To reiterate the crux of part 1 of this series, Sugar: Health, Industry, Economy, Pakistan’s policy environment is skewed in favor of sugarcane cultivation. The precedence of sugar over other industries has contributed to the decline of our resilient cotton crop, causing hindrances to a sustainable economic future.
The production statistics for major crops of Pakistan
It is essential to analyze the impact of sugar in order to truly understand why perpetuating the sugar mafia’s interests is detrimental for Pakistan. Let us take a look at the per capita consumption of sugar in Pakistan:
According to Faostat (2018), sugar consumption per capita reached a high of 23.9 kg in Pakistan. Another important factor to note is the diabetes rate in Pakistan and in the world. The strong correlation between added sugars and the development of type 2 diabetes is well-established. This is attributed to sugar’s direct effect on the liver, as well as an indirect effect of increasing body weight.“The prevalence of diabetes in Pakistan has reached 17.1%, 148% higher than previously reported.
In 2019, over 19 million adults in Pakistan were estimated to be living with diabetes – putting them at risk of life-threatening complications.” (International Diabetes Federation). In 2019,38 million more adults were estimated to be living with diabetes globally compared to the results published in 2017. Pakistan was subsequently placed in the top 10 countries in terms of an absolute increase in diabetes prevalence.
Efforts to combat diabetes
Earlier this year, the IDF urged authorities in Pakistan to double the taxes on Sugar-Sweetened Beverages (SSBs) and to do more to prevent diabetes in the population. They highlighted that diabetes presents a significant threat to economic advancement, particularly in low and middle-income countries, where more than three in four of all people with diabetes now live. Almost two-thirds (63%) of people with diabetes are of working age.
Yet in Pakistan, sugarcane cultivation is increasing constantly compared to any other major crop of the country. Approximately a million hectares’ land is currently used as a cultivation field for sugar in the country. Data from 2011 showed Pakistan ranked at number 6 in the top 10 world’s sugarcane producers, despite the country not having any competitive advantage in sugarcane production. A tropical plant, sugarcane requires a year’s warm weather to reach maturity. The areas having temperatures of 20° to 26°C and an average rainfall of 150 cm are suitable for their cultivation, with Brazil accounting for 40% of the world total.
We previously emphasized that sugarcane is a water-guzzling crop, with disastrous implications for a country facing a water crisis. However, our farmers are prone to thinking in terms of short-term profits, further incentivized to do so through a push from political power and patronage. Not only is sugar touted as sturdier in the face of fluctuating weather, but it also requires less manpower in the fields. Long-term implications for GDP, economic growth and health are therefore neglected in favor of higher profits and relative ease.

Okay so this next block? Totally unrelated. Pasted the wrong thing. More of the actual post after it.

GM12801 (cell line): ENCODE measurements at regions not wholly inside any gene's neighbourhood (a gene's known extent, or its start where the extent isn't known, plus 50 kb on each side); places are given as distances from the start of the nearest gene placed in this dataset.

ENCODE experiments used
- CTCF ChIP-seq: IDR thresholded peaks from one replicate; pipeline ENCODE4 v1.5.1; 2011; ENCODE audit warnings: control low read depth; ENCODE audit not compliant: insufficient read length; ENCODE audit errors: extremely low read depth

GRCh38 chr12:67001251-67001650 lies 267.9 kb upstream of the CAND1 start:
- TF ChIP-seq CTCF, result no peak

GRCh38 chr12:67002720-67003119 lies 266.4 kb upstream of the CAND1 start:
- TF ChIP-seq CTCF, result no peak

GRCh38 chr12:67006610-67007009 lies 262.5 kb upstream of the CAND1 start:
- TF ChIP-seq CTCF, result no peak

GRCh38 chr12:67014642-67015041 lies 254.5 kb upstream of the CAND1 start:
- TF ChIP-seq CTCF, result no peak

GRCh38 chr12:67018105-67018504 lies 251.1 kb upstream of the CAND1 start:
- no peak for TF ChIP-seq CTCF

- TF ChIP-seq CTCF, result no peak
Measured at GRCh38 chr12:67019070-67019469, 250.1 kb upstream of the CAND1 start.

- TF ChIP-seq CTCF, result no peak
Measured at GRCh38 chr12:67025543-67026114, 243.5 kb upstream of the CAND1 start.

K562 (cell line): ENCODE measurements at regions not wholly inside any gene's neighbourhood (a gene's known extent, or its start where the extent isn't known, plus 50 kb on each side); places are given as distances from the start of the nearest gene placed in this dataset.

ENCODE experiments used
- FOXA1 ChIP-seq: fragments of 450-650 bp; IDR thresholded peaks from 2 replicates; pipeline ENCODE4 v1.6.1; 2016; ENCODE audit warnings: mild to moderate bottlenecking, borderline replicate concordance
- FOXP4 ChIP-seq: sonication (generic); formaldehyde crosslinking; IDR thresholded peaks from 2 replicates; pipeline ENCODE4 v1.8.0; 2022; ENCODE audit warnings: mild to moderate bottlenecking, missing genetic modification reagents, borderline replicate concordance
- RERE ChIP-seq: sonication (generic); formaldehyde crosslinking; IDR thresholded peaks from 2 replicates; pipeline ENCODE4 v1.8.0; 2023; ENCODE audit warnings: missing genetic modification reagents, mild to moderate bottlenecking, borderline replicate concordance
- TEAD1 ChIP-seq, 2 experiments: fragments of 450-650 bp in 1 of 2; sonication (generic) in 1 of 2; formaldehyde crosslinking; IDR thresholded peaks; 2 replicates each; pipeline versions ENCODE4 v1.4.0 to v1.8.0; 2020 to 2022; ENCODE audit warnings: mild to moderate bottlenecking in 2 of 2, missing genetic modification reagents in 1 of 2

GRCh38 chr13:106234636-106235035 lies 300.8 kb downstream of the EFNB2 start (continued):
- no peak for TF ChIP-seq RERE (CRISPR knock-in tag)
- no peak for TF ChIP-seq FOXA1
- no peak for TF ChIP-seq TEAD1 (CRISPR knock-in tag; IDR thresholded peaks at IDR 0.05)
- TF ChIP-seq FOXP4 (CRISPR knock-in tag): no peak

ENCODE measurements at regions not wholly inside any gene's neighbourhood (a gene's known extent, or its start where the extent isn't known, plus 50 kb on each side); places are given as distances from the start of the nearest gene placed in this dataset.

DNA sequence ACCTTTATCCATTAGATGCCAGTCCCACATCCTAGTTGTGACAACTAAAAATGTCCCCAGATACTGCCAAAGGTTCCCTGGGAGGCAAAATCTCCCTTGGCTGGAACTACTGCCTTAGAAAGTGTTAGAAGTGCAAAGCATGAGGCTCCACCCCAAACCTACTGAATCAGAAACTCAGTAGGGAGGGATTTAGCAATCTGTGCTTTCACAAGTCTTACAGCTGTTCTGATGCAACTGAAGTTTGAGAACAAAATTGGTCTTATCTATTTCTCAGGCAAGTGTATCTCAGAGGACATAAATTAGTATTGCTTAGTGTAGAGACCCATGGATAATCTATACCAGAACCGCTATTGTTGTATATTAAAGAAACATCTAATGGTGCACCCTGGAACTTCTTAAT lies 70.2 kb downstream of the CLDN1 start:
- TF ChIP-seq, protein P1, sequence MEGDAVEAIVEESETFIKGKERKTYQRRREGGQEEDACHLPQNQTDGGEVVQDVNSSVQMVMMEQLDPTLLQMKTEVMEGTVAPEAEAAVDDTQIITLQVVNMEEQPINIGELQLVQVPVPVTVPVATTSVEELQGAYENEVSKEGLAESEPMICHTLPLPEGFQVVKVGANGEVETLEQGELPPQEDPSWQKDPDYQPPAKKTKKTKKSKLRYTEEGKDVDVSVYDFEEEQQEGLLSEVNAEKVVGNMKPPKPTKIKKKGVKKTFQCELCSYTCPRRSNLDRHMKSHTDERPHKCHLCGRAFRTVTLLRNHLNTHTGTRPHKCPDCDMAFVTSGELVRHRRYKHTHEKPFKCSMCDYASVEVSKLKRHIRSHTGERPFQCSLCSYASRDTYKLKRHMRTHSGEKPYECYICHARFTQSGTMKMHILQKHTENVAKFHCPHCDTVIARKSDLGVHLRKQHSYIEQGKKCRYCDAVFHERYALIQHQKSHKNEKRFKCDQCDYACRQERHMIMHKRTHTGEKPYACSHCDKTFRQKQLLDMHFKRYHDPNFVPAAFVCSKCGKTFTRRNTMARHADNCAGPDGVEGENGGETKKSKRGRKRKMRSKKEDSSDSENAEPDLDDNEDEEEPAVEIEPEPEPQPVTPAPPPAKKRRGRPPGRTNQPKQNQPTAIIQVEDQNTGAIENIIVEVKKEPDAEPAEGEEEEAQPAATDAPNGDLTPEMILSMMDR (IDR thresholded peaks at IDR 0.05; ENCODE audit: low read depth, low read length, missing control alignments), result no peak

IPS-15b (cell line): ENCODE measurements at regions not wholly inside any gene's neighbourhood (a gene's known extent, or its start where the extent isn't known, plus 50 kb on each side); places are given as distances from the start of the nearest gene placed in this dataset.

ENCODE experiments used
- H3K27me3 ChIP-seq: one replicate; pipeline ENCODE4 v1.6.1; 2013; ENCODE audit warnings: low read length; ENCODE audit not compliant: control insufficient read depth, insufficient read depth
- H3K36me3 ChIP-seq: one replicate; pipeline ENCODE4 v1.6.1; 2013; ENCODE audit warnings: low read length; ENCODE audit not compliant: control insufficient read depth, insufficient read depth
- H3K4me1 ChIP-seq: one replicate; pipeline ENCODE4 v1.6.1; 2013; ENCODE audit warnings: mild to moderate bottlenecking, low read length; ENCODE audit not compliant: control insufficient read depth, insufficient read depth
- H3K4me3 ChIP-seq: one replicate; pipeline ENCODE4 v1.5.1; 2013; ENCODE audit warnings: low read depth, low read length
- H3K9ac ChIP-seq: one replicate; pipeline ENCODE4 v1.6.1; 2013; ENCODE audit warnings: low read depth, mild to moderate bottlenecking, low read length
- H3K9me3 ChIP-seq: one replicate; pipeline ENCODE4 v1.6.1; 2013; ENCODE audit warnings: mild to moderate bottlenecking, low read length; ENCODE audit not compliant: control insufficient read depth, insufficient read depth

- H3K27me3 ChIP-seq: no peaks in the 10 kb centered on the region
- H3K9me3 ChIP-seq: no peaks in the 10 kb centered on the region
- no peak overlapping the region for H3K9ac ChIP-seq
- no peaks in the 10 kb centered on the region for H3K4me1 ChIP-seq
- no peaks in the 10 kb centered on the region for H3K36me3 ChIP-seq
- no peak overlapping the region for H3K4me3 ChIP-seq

Long term suggestions for the government
It is hoped that the government will give serious consideration to our recommendations of doing away with sugar price supports, export subsidies, and the import tariff on sugar imports. The deregulation of the sugar market is essential to allow free trade, thereby attracting investment and increasing competitiveness. Furthermore, the resources wasted in created market distortions that favor our sugar barons can prove to be far more fruitful if dedicated to strengthening the cotton industry.
The implementation of policies that support the textile industry has borne tremendous results for Pakistan’s economy, whilst creating a number of jobs and easing the pressure on foreign reserves. This is evident from the record increase in exports witnessed last year. A recent State bank report has emphasized the textile sector’s pivotal role in taking the export target over $25 billion.
The textile sector recorded an impressive increase of 21%. In the previous year, textile exports accounted for $13 billion but with sustained efforts the industry has exceeded its targets, reaching a figure of $15.5 billion. However, poor productivity in the cotton sector puts the viability of the export-oriented textile sector at risk and therefore threatens an industry that has a 60% contribution to the overall exports of the country.
Therefore, we must keep in view the detrimental effects of perpetuating the sugar industry’s interests, not only on the health of our people but also our economy, along with the stark contrast in the performance of the sugar industry to the textile industry in recent times.
Mr. Shahid Sattar, now Executive Director & Secretary General of All Pakistan Textile Mills Association (APTMA), has previously served as Member Planning Commission of Pakistan and an advisor to the Ministry of Finance, Ministry of Petroleum, Ministry of Water & Power. Eman Ahmed is a Research Analyst at APTMA. The views expressed by the writers do not necessarily represent Global Village Space’s editorial policy